of the region. He ordered three days of fasting and prayers. After three days,
the Archangel Michael appeared to the bishop and declared that the cavern where
the bull had taken refuge was under his protection, and that God wanted it to be
consecrated under his name and in honor of all the Holy Angels. Accompanied by
his clergy and people, the pontiff went to that cavern, which he found already
disposed in the form of a church. The divine mysteries were celebrated there,
and there arose in this same place a magnificent temple where the divine Power
has wrought great miracles. To thank God’s adorable goodness for the protection
of the holy Archangel, the effect of His merciful Providence, this feast day
was instituted by the Church in his honor. It is said of this special guardian
and protector of the Church that, during the final persecution of Antichrist,
he will powerfully defend it: “At that time shall Michael rise up, the great
prince who protects the children of thy people.”
Veneremur Cernui – Down in Adoration
of The Most Reverend Thomas J. Olmsted, Bishop of
to Priests, Deacons, Religious and the Lay Faithful of the Diocese of Phoenix
on the Sacrament of the Holy Eucharist
My beloved Brothers and Sisters in
What we should humbly and fervently ask from God, then, is a deepening of our
love for Him with our whole heart. We should ask for this gift because love of
God is the only way to God. What rouses us to love God more than the Sacrament
of Love, the Eucharist? But as Saint Thomas Aquinas wrote, the mystery of love
in the Eucharist is available not to our unaided senses but only to faith: “Sight,
touch, taste fail with regard to Thee, but only by hearing does one believe
surely; I believe whatever God’s Son said: nothing is truer than the word of
Truth”. The Church’s ultimate reason to believe in the Eucharist is because
she trusts Jesus. She has faith in her Lord’s words spoken up and down the
centuries on the lips of her priests: “This is My Body given up for you”.
The Blessed Sacrament is thus the greatest sign given by God to stir up love in
the hearts of His people until He comes again. Let us beg God for the grace to
be on fire with the divine love which flows from the heart of Christ in the
Sacrament of His Body and Blood.
My dear sons and daughters in Christ, the Eucharist is the heart of our faith.
It is the center of the faith of the Church for it is Christ Himself. All the
concrete expressions of Eucharistic faith I mention above represent our humble
response to this mystery. If done in trusting surrender to God, they are meant
to draw us closer to the eternal wedding banquet to which every Eucharistic
celebration is a foretaste. May we never tire of discovering that the Eucharist
is the source and summit of Christian life! As from the source of a great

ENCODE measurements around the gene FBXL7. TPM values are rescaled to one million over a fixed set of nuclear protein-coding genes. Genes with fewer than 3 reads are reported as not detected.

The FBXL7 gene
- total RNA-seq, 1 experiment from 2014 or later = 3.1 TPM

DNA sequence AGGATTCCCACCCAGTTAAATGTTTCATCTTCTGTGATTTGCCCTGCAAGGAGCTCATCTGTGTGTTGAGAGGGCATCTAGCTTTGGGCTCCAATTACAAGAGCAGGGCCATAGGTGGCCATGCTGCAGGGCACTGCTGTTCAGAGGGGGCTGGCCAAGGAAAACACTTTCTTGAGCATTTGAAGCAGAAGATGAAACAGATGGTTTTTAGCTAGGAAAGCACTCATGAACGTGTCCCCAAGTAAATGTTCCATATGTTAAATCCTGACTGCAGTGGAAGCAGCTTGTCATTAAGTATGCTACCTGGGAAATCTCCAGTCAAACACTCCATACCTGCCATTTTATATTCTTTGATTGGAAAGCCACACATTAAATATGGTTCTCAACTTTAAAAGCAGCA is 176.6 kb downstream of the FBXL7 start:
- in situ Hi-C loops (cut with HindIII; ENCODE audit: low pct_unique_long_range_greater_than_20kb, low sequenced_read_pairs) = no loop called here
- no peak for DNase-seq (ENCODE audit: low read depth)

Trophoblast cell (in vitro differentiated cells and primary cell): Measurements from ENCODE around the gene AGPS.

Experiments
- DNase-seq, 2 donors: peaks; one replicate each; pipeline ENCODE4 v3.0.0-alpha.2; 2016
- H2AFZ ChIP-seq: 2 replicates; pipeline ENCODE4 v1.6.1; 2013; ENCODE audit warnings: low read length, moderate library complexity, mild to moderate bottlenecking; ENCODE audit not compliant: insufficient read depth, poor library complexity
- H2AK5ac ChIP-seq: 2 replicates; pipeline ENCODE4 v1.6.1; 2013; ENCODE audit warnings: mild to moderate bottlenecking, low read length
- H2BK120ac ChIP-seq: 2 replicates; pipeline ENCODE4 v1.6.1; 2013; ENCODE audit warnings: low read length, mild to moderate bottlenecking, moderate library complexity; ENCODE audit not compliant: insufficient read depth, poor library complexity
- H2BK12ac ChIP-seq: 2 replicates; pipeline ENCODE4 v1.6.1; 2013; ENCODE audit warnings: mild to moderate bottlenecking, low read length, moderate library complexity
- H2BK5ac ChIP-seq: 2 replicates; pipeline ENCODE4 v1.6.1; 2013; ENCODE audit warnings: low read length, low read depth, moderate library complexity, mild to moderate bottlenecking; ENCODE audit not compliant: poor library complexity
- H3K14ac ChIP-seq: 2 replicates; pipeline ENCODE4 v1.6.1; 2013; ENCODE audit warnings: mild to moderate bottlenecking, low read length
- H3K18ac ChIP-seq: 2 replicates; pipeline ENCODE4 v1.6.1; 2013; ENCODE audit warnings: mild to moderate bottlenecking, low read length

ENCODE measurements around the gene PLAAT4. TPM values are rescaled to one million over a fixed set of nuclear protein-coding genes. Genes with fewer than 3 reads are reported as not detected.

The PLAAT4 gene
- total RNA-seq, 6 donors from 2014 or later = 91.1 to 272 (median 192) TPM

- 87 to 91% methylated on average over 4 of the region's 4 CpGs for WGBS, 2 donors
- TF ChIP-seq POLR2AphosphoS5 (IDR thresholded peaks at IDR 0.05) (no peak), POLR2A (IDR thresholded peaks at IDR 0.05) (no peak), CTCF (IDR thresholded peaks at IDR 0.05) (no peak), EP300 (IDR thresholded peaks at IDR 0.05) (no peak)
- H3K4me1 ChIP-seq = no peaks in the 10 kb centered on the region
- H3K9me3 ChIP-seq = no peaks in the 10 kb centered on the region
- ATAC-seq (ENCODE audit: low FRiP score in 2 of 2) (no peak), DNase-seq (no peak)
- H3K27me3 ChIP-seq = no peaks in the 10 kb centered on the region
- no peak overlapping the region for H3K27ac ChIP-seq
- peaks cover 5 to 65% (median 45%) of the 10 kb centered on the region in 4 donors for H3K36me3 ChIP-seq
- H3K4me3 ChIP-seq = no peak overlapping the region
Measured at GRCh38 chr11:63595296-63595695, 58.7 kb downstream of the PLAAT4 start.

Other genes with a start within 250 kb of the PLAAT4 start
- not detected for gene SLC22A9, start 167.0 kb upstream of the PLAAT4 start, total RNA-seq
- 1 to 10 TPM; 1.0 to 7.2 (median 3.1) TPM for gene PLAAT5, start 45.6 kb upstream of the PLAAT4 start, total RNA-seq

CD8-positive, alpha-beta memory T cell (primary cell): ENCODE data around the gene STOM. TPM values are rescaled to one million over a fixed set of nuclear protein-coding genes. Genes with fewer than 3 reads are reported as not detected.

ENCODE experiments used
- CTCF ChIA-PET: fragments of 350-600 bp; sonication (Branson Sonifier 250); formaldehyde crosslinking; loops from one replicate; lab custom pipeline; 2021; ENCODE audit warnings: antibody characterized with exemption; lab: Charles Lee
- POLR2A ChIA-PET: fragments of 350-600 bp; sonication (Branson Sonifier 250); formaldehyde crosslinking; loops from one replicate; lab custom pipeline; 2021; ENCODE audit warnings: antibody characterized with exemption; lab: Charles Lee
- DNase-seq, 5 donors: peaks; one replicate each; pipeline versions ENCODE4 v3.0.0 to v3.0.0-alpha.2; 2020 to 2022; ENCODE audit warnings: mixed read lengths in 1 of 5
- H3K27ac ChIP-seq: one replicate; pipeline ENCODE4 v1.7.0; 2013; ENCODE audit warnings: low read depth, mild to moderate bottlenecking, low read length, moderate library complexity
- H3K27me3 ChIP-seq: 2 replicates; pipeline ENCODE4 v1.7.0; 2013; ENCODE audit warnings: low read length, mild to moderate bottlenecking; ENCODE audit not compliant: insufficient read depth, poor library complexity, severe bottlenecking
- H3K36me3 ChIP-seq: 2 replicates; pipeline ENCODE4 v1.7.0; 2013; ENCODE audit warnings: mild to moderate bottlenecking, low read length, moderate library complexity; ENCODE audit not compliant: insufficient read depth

river, everything that matters in life flows from it. As to a great mountain
peak, all the striving and struggle of life seeks it.
For this reason, while we continue this earthly journey towards the eternal
Promised Land, we rejoice that the Eucharistic Christ is our protection against
powerful currents of selfishness and worldly temptations. In all of his
Eucharistic hymns, Aquinas always ends them pointing out the connection between
the Eucharist and heaven. In the hymn “Panis Angelicus”, he gives voice
to the ultimate desire and longing of every human heart: “We ask You, O God
Three and One, to visit us just as we celebrate You; along Your paths, lead us
to where we are headed, to the light where You dwell”. He reminds us that
the most effective way for us to prepare for eternal life is to seek to be
nourished by Jesus in the Eucharist.
To be continued
Catechism of the Catholic Church
PART ONE: THE PROFESSION OF FAITH
BELIEVE" - "WE BELIEVE"
RESPONSE TO GOD
Article 2-WE BELIEVE
I. "Lord, Look Upon the Faith of
168 It is
the Church that believes first, and so bears, nourishes and sustains my faith.
Everywhere, it is the Church that first confesses the Lord: "Throughout
the world the holy Church acclaims you", as we sing in the hymn Te Deum;
with her and in her, we are won over and brought to confess: "I
believe", "We believe". It is through the Church that we receive
faith and new life in Christ by Baptism. In the Rituale Romanum, the minister
of Baptism asks the catechumen: "What do you ask of God's Church?"
and the answer is: "Faith." "What does faith offer you?"
Salvation comes from God alone; but because we receive the life of faith
through the Church, she is our mother: "We believe the Church as the
mother of our new birth, and not in the Church as if she were the author of our
salvation." Because she is our mother, she is also our teacher in the
Do not ask everyone’s opinion, but only the opinion of
your confessor; be as frank and simple as a child with him. Simplicity
of life can drive out demons. Honesty is a weapon to defeat Satan, the Liar.
When we lie, we put a foot in his camp, and he will try to seduce us all the
Porters of St. Joseph by joining them in fasting:Unite in the work of the
Litany of the Most Precious Blood of Jesus